Wednesday, May 27, 2009

Tuesday, May 12, 2009

Speak Out Against the Syringe Funding Ban

Last week President Obama released his Fiscal Year 2010 budget request. This budget still includes the language that bans the use of federal funding for syringe exchange programs.

HR 179, the Community AIDS & Hepatitis Act - permits the use of Federal funds for syringe exchange programs for purposes of reducing the transmission of bloodborne pathogens, including HIV and viral hepatitis.

It is being sponsored by Rep. Jose Serrano and cosponsored by some 8O house members including:

Rep Neil Abercrombie[HI-1], Rep Joe Baca[CA-43], Rep Tammy Baldwin, Rep Howard L. Berman [CA-28],Rep Robert A. Brady[PA-1], Rep Lois Capps[CA-23], Rep Michael E.Capuano[MA-8], Rep Andre Carson [IN-7],Rep Donna M. Christensen[VI], Rep Yvette D. Clarke [NY-11], Rep Steve Cohen[TN-9], Rep John Conyers,Jr. [MI-14], Rep Joseph Crowley [NY-7],Rep Elijah E.Cummings[MD-7],Rep Danny K. Davis [IL-7],Rep Diana DeGette [CO-1],Rep William D. Delahunt[MA-10],Rep Rosa L. DeLauro[CT-3],Rep Michael F. Doyle [PA-14],Rep Edwards, Donna F. [MD-4],Rep Keith Ellison [MN-5], Rep Sam Farr[CA-17],Rep Chaka Fattah [PA-2],Rep Bob Filner[CA-51], Rep Barney Frank [MA-4], Rep Marcia L.Fudge [OH-11], Rep Charles A. Gonzalez [TX-20], Rep Gene Green [TX-29],Rep Raul M. Grijalva [AZ-7], Rep Luis V. Gutierrez, [IL-4], Rep Phil Hare [IL-17], Rep Jane Harman [CA-36], Rep Alcee L. Hastings[FL-23],Rep Maurice D. Hinchey [NY-22], Rep Rush D. Holt [NJ-12], Rep Michael M. Honda [CA-15], Rep Jesse L. Jackson,Jr.[IL-2], Rep Sheila Jackson-Lee [TX-18], Rep Henry C."Hank " Johnson,Jr.[GA-4], Rep Carolyn C. Kilpatrick [MI-13],Rep Dennis J. Kucinich [OH-10], Rep Steven C. LaTourette [OH-14], Rep Barbara Lee [CA-9], Rep Sander M. Levin [MI-12], Rep John Lewis [GA-5], Rep Zoe Lofgren [CA-16], Rep Carolyn B. Maloney [NY-14], Rep Doris O. Matsui [CA-5], Rep Betty McCollum [MN-4], Rep Jim McDermott[WA-7], - Rep James P. McGovern[MA-3], Rep Kendrick B. Meek [FL-17], Rep Gregory W.Meeks [NY-6], Rep George Miller[CA-7], Rep James P. Moran [VA-8], Rep Jerrold Nadler[NY-8], Rep Grace F. Napolitano [CA-38], Rep Eleanor Holmes Norton [DC], Rep John W. Olver[MA-1], Rep Solomon P. Ortiz [TX-27], Rep Ron Paul[TX-14], Rep Pedro R. Pierluisi[PR], Rep Chellie Pingree[ME-1], Rep Mike Quigley [IL-5], Rep Charles B. Rangel [NY-15],Rep Silvestre Reyes [TX-16], Rep Ileana Ros-Lehtinen [FL-18], Rep Lucille Roybal-Allard [CA-34], Rep Bobby L. Rush [IL-1], Rep Tim Ryan [OH-17], Rep Linda T. Sanchez [CA-39], Rep Janice D. Schakowsky [IL-9], Rep Robert C."Bobby" Scott [VA-3], Rep Brad Sherman[CA-27], Rep Albio Sires[NJ-13], Rep Jackie Speier [CA-12], Rep Fortney Pete Stark [CA-13]; Rep Betty Sutton [OH-13], Rep Paul D. Tonko [NY-21], Rep Edolphus Towns [NY-10], Rep Nydia M. Velazquez[NY-12]. Rep Wasserman Schultz [FL-20], Rep Maxine Waters[CA-35], Rep Diane E. Watson[CA-33], Rep Henry A.Waxman [CA-30], Rep Anthony D Weiner[NY-9], Rep Robert Wexler [FL-19], Rep Lynn C. Woolsey[CA-6]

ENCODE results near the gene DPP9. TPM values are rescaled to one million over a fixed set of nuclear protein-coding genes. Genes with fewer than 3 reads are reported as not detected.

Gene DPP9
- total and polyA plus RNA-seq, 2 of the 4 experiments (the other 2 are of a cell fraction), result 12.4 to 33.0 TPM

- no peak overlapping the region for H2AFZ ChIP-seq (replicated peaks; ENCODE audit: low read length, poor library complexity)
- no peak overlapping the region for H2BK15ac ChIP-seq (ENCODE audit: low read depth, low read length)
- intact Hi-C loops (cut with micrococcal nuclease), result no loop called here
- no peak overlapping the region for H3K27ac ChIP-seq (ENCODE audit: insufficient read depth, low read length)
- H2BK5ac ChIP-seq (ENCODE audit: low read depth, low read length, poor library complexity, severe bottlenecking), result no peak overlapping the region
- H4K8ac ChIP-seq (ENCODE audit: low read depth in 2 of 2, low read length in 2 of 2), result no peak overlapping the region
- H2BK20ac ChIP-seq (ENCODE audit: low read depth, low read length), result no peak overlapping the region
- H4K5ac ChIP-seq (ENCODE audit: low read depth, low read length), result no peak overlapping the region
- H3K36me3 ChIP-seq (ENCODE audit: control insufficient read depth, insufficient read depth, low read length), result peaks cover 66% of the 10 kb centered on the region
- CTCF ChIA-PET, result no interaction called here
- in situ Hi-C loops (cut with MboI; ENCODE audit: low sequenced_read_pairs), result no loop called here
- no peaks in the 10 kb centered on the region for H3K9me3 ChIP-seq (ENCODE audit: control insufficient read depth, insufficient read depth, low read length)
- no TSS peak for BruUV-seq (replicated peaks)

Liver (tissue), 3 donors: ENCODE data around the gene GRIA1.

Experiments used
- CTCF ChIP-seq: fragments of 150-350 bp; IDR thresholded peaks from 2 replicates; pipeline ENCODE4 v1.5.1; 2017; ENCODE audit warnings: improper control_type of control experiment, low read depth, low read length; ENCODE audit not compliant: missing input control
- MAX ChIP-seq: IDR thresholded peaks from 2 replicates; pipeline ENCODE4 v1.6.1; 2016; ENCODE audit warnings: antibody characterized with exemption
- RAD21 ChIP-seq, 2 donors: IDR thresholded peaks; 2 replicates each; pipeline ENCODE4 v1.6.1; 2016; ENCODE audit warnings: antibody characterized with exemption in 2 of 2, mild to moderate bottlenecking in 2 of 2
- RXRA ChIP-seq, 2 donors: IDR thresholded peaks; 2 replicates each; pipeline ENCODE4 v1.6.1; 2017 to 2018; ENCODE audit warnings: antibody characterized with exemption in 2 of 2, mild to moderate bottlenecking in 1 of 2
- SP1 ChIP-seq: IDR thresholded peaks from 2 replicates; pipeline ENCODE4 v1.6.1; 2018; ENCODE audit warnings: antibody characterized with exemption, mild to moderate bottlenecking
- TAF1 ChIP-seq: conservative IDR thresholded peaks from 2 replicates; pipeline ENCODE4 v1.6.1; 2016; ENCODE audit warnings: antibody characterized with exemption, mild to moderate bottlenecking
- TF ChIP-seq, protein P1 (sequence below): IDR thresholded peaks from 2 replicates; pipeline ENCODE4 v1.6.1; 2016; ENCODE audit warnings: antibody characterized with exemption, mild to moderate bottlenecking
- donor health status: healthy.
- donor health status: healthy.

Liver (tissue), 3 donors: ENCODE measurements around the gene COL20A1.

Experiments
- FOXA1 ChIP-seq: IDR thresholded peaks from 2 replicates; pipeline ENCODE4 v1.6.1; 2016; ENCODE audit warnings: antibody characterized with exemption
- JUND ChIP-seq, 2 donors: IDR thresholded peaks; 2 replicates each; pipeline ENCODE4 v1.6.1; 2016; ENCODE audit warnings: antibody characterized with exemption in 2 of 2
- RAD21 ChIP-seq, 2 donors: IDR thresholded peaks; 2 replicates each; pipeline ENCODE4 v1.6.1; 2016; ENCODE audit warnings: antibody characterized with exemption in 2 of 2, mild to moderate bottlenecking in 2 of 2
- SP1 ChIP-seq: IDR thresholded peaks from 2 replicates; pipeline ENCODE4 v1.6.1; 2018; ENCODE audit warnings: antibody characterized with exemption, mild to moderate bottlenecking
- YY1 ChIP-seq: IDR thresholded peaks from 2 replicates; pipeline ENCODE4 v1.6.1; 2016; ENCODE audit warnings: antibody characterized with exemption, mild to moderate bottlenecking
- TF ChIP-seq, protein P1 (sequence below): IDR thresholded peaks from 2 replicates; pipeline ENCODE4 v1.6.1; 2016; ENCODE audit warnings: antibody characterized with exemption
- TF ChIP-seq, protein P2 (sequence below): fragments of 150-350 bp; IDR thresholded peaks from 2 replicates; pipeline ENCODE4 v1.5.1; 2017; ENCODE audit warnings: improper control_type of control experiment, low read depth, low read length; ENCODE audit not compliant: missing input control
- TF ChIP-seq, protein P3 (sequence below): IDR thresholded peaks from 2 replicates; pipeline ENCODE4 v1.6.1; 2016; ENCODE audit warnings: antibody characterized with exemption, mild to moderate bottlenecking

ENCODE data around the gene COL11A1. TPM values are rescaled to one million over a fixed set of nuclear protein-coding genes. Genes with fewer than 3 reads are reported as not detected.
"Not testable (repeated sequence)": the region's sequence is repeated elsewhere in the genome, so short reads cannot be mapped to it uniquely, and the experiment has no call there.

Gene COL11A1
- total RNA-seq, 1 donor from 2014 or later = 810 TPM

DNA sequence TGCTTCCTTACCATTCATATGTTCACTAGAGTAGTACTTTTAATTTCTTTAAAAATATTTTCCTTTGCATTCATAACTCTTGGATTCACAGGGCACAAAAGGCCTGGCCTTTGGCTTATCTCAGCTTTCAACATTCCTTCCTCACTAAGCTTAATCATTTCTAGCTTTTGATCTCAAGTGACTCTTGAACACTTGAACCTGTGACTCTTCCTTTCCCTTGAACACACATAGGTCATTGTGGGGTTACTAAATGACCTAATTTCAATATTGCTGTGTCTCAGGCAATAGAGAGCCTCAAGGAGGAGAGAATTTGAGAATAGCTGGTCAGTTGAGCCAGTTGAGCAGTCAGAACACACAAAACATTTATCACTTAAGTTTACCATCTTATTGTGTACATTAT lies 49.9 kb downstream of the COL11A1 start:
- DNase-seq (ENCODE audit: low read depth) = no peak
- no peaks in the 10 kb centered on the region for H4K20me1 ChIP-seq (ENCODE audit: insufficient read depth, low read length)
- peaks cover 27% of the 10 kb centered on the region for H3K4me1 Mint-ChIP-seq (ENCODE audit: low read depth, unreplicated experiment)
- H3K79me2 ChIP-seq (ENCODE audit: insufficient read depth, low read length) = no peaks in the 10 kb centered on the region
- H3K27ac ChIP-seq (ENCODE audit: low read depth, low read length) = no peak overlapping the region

Is your Member of Congress listed above?

hattip: CHAMP - Comminity HIV/AIDS Mobilization Project

Thursday, May 7, 2009

New Jersey Four Film to be Released

As many of you know, I have been working on a documentary about the case of the New Jersey Four. Today we are excited to announce the launch of the website and trailer. We hope this will shed more light on the events that transpired from August 18th.